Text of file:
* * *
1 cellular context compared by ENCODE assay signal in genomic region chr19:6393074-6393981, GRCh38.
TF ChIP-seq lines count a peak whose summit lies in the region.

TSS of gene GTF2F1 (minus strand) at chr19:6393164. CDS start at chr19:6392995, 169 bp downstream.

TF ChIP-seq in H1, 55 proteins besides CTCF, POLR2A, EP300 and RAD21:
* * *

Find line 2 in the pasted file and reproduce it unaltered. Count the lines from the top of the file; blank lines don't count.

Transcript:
TF ChIP-seq lines count a peak whose summit lies in the region.